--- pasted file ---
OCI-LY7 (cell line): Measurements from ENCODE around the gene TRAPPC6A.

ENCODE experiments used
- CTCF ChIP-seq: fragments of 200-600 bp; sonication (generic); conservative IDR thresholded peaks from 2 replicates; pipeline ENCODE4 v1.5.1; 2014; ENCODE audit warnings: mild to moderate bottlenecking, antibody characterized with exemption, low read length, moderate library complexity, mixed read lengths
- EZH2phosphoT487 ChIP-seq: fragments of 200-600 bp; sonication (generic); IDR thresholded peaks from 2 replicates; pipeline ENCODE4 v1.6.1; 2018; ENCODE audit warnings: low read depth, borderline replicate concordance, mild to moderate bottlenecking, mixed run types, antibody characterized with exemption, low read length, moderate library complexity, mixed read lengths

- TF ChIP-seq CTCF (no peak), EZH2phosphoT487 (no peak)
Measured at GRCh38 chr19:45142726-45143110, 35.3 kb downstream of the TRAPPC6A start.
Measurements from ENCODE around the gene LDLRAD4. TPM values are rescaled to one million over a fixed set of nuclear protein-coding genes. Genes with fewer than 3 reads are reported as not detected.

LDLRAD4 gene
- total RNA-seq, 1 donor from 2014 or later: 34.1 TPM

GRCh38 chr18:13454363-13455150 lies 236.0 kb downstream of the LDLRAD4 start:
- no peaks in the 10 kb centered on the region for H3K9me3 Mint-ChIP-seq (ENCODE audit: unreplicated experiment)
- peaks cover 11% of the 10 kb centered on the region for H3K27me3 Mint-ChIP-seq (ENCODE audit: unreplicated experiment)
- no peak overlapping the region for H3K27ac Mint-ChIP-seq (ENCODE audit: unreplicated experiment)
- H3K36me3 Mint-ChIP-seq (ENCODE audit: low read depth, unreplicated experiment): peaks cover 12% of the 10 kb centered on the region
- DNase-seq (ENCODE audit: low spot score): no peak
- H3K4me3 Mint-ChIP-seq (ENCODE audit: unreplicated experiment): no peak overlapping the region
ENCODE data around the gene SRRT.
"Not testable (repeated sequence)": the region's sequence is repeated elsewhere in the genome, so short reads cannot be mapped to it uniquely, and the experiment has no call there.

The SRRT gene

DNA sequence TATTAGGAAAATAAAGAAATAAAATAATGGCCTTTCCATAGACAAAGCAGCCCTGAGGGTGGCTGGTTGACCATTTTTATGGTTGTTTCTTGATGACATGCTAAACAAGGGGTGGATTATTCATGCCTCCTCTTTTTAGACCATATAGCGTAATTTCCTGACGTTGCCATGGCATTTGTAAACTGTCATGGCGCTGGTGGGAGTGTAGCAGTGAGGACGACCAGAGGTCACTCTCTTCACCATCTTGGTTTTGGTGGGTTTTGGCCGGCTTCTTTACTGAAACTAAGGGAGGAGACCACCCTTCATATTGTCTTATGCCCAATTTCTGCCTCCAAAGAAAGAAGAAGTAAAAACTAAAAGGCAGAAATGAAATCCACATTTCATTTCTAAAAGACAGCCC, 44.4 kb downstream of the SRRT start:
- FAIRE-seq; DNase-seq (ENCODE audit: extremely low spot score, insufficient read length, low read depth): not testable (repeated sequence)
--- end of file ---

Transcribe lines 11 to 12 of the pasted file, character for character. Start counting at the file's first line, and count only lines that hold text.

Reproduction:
- no peaks in the 10 kb centered on the region for H3K9me3 Mint-ChIP-seq (ENCODE audit: unreplicated experiment)
- peaks cover 11% of the 10 kb centered on the region for H3K27me3 Mint-ChIP-seq (ENCODE audit: unreplicated experiment)